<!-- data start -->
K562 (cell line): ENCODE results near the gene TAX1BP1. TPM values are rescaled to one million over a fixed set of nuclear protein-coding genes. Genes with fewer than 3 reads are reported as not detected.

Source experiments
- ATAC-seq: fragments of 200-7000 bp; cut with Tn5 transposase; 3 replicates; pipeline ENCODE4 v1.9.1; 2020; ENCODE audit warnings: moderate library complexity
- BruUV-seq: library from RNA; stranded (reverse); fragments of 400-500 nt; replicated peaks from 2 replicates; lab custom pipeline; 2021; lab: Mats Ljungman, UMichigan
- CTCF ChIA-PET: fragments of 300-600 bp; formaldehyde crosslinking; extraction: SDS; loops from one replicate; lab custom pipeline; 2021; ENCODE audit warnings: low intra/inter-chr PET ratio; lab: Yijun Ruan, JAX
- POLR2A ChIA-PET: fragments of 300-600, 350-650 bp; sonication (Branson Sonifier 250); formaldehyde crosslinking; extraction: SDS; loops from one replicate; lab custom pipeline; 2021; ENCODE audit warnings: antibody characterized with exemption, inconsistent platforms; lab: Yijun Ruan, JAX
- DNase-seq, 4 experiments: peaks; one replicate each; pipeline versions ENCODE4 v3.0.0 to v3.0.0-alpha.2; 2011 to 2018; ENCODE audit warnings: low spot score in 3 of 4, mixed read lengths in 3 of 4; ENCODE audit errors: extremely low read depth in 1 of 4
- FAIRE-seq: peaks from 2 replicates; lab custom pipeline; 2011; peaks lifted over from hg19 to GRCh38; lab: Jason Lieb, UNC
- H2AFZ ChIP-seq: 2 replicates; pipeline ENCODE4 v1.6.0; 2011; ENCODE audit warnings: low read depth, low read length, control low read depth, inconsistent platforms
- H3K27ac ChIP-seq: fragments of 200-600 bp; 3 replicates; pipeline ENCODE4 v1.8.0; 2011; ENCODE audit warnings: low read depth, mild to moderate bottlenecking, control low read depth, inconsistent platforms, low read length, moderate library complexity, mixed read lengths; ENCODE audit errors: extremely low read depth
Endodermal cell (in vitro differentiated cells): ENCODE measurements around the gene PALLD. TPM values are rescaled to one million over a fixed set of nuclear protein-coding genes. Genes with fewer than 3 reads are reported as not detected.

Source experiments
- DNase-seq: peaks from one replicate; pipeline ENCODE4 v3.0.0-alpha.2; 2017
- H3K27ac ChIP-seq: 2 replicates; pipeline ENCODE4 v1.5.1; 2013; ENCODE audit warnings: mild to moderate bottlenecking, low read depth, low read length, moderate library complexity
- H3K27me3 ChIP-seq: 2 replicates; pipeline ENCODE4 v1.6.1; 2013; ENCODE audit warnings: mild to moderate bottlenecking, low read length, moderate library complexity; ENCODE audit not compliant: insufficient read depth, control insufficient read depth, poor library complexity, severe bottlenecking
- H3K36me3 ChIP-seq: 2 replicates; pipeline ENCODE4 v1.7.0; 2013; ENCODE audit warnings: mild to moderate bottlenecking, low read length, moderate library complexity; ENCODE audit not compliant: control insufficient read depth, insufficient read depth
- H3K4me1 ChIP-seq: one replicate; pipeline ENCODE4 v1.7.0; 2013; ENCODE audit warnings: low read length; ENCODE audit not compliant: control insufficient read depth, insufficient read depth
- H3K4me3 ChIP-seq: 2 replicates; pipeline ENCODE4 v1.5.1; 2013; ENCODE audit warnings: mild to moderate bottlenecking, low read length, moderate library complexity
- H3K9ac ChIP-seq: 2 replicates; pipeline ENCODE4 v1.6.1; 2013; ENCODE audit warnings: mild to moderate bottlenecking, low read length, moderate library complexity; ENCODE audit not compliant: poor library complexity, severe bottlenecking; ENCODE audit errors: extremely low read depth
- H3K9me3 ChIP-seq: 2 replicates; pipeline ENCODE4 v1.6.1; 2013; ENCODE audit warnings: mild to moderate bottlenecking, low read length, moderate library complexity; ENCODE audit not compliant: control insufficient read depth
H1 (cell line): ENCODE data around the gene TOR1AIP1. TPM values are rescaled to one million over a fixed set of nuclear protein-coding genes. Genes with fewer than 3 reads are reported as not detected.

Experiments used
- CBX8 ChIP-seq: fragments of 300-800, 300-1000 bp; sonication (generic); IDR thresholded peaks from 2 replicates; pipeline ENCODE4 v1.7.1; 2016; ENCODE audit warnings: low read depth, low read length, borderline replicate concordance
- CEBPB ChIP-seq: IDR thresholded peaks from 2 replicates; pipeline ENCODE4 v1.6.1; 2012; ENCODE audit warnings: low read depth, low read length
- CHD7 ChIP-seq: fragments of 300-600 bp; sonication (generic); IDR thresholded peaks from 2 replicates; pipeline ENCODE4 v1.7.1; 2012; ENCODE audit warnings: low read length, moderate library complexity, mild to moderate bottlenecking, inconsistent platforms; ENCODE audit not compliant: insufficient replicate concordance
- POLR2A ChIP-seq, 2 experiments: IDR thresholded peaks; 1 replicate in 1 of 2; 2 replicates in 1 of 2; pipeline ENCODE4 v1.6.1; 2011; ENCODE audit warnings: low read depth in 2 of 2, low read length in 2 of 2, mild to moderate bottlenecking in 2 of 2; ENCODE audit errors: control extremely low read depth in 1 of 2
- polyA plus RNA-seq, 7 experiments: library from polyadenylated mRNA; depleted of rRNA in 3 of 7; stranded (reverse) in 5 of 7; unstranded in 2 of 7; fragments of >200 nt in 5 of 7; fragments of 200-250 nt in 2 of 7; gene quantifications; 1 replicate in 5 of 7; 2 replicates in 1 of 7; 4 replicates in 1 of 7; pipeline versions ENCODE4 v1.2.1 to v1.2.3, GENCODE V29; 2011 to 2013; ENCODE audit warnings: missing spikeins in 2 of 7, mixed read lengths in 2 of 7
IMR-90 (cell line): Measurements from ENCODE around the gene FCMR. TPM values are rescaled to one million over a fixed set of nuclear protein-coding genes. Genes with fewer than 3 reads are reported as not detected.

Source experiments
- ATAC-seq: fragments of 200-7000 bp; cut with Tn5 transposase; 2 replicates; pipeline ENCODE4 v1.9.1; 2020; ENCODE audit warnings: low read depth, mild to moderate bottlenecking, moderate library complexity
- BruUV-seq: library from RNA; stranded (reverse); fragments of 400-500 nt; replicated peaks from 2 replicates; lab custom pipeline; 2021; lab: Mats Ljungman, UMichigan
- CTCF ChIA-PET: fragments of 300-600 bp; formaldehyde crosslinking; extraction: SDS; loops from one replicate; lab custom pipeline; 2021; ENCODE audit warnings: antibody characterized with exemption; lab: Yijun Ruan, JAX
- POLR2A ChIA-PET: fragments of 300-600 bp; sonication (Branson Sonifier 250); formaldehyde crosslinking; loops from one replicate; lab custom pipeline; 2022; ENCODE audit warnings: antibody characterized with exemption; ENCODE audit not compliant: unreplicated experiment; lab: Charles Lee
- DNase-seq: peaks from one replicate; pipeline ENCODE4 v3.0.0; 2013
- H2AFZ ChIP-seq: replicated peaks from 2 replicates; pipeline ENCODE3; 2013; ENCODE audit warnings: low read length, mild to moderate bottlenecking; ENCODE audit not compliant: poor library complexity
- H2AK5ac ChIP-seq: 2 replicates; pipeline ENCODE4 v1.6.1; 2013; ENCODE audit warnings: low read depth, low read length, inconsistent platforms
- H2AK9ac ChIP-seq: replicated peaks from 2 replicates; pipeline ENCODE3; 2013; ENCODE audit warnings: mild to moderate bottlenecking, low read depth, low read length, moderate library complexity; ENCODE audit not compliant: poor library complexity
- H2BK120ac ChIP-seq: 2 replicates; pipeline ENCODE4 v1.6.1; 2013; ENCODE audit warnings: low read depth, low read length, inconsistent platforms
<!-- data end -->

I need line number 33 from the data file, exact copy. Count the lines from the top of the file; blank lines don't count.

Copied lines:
- POLR2A ChIA-PET: fragments of 300-600 bp; sonication (Branson Sonifier 250); formaldehyde crosslinking; loops from one replicate; lab custom pipeline; 2022; ENCODE audit warnings: antibody characterized with exemption; ENCODE audit not compliant: unreplicated experiment; lab: Charles Lee